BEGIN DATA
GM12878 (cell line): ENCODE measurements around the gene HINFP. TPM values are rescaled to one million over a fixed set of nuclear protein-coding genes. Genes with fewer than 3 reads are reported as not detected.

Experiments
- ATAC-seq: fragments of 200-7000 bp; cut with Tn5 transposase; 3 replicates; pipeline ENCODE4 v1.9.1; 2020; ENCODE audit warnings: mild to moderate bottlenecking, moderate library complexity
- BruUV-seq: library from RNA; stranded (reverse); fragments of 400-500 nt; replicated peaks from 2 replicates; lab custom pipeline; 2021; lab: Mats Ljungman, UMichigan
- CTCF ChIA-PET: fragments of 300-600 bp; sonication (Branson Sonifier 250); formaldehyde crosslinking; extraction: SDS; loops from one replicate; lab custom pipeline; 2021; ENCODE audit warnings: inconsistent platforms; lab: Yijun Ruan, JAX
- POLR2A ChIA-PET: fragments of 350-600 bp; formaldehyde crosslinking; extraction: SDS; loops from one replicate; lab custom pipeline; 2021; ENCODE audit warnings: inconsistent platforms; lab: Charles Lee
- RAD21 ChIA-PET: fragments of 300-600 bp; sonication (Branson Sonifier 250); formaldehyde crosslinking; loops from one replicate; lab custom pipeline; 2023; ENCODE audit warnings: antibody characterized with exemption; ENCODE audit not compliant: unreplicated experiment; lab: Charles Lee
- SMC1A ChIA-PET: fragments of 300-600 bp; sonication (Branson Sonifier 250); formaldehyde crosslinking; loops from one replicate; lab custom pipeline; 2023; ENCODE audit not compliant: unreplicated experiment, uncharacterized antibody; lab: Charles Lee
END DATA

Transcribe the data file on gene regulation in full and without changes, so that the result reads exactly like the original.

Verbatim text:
GM12878 (cell line): ENCODE measurements around the gene HINFP. TPM values are rescaled to one million over a fixed set of nuclear protein-coding genes. Genes with fewer than 3 reads are reported as not detected.

Experiments
- ATAC-seq: fragments of 200-7000 bp; cut with Tn5 transposase; 3 replicates; pipeline ENCODE4 v1.9.1; 2020; ENCODE audit warnings: mild to moderate bottlenecking, moderate library complexity
- BruUV-seq: library from RNA; stranded (reverse); fragments of 400-500 nt; replicated peaks from 2 replicates; lab custom pipeline; 2021; lab: Mats Ljungman, UMichigan
- CTCF ChIA-PET: fragments of 300-600 bp; sonication (Branson Sonifier 250); formaldehyde crosslinking; extraction: SDS; loops from one replicate; lab custom pipeline; 2021; ENCODE audit warnings: inconsistent platforms; lab: Yijun Ruan, JAX
- POLR2A ChIA-PET: fragments of 350-600 bp; formaldehyde crosslinking; extraction: SDS; loops from one replicate; lab custom pipeline; 2021; ENCODE audit warnings: inconsistent platforms; lab: Charles Lee
- RAD21 ChIA-PET: fragments of 300-600 bp; sonication (Branson Sonifier 250); formaldehyde crosslinking; loops from one replicate; lab custom pipeline; 2023; ENCODE audit warnings: antibody characterized with exemption; ENCODE audit not compliant: unreplicated experiment; lab: Charles Lee
- SMC1A ChIA-PET: fragments of 300-600 bp; sonication (Branson Sonifier 250); formaldehyde crosslinking; loops from one replicate; lab custom pipeline; 2023; ENCODE audit not compliant: unreplicated experiment, uncharacterized antibody; lab: Charles Lee